Defining 'aggressive' in research, dealmaking and commercialization
Name: John Martin
Title: CEO, Gilead Sciences
Any CEO looking to command markets and master analysts should look at the way John Martin has handled himself at the helm of Gilead ($GILD).
With Gilead already the leader in HIV drugs, Martin breezed past the naysayers when he locked in the lead program for an all-oral hep C treatment with the $11 billion acquisition of Pharmasset. Rather than give in to pressure, he kept his combo approach in-house. His decisions look prescient with each new report on the treatment's results and the Street's consensus that Gilead is in the front-runner spot for a market that could reach $20 billion annually. He expects to go to the FDA with application in hand later this year.
Martin's take-no-prisoners approach to running a biotech, of course, is well known. He has faced down criticism that the prices for Gilead's HIV drugs are unreasonably high. Even with members of Congress leaning on it, Gilead priced its newly approved combo, Stribild, at $28,500 a year. Then he turned around and asked the FDA for a full 5 years of exclusivity on the high-priced treatment, even though "Quad" is a combo of four existing drugs and only two of the active ingredients were improved enough to qualify as "active moieties."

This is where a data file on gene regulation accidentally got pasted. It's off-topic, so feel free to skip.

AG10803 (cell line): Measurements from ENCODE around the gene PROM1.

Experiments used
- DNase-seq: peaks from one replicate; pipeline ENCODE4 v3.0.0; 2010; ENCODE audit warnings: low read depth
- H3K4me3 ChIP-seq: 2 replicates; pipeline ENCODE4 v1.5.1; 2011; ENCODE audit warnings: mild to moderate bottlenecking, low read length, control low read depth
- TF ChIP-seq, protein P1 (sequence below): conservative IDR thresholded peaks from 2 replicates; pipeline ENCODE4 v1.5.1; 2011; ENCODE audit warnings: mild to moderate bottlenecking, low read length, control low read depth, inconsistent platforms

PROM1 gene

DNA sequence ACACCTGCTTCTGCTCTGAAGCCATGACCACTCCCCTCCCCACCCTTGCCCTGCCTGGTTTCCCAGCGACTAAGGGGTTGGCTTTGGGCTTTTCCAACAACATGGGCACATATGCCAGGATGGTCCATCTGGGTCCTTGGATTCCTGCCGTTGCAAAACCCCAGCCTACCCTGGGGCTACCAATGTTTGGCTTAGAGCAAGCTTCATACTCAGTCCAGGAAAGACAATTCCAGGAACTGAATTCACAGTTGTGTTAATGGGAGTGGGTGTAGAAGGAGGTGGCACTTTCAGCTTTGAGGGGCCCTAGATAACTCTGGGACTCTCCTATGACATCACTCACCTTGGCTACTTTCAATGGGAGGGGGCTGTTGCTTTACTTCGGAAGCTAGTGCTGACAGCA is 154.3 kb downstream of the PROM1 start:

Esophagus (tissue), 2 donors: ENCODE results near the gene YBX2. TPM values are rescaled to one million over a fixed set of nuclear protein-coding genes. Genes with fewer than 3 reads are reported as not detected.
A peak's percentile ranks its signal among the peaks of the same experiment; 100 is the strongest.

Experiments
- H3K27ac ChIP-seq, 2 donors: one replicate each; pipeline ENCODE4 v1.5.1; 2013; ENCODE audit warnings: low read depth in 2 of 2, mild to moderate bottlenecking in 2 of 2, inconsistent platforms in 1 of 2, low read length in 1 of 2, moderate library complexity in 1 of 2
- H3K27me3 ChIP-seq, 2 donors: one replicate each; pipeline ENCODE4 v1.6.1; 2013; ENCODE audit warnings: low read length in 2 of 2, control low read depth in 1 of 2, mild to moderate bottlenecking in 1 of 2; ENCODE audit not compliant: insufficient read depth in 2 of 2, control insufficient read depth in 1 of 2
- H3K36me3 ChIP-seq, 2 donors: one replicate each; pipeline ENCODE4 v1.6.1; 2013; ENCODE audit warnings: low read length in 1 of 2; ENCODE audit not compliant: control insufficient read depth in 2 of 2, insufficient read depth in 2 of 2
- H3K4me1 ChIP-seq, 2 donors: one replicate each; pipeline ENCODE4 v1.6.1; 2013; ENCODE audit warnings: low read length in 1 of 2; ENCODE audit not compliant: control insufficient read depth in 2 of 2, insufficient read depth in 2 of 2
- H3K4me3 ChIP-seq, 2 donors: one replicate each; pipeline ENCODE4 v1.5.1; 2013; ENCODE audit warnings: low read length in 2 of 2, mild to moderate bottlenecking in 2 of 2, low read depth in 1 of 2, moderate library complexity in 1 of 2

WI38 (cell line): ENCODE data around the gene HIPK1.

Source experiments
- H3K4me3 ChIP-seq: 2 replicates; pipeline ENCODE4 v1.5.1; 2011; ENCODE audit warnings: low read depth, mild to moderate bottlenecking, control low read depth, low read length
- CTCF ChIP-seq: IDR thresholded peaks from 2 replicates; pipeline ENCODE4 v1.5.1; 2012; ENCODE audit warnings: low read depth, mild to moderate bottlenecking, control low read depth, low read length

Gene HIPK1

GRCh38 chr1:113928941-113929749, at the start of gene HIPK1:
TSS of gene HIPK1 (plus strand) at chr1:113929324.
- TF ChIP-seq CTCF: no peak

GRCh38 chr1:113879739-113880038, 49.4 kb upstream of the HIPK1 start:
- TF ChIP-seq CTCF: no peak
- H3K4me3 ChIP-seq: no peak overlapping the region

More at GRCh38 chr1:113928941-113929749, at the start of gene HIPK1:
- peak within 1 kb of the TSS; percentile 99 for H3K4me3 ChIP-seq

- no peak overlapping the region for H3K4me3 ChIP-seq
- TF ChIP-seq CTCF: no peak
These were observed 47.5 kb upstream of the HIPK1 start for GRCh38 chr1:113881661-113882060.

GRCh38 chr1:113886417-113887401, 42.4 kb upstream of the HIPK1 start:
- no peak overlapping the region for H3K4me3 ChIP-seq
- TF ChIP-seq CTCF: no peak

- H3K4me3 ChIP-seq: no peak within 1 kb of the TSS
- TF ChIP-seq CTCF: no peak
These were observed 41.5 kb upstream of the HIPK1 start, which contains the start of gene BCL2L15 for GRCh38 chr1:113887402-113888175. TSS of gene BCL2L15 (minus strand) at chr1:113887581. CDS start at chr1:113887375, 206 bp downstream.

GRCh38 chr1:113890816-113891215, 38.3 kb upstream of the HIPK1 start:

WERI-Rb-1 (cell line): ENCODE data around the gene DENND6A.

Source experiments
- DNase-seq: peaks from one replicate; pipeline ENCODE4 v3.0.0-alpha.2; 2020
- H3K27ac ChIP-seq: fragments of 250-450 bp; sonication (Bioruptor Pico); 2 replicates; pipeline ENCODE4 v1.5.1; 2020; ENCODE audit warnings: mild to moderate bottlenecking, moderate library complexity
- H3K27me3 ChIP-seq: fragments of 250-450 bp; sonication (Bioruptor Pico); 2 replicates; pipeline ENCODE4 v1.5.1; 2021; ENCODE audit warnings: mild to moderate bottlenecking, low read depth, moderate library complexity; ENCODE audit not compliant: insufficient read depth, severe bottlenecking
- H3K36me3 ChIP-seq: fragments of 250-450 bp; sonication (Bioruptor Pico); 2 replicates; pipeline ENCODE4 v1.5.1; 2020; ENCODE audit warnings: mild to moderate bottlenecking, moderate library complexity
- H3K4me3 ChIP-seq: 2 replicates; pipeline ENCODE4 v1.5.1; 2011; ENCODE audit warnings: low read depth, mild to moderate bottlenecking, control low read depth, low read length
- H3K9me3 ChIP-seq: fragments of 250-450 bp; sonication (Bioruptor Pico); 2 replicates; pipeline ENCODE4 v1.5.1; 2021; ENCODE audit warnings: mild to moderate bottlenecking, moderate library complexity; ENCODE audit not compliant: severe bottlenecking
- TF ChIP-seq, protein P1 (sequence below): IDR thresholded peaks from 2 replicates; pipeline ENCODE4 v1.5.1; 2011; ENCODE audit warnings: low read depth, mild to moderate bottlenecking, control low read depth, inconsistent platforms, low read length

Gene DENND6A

Martin makes no apologies for a request that would add billions to the company's top line.
Martin has positioned his company as a leader in fast-paced drug development and the new go-to partner for any biotech looking for a pact. Gilead has poured $1.2 billion in two years to buy a position in cancer drugs. The deals involved development-stage candidates from the likes of YM BioSciences and Calistoga Pharmaceuticals. Certainly Martin's willingness to spend generously has helped make Gilead one of the industry's top partners of choice, perhaps staking out a position that would be considered even more advanced than many more cautious outfits would consider prudent.
But after years of careful hedging in the industry, Martin has helped model a style of striking ahead in search of quick, dramatic results. By making Gilead a lead bidder, joining a select group of busy biotech dealmakers, he's helped improve terms for every seller in the industry. And he's set a pace that others will try to mimic, a healthy tonic for an industry looking for leadership and a bold style.
Of course, luck has helped. And any setback could leave a shiner on that reputation.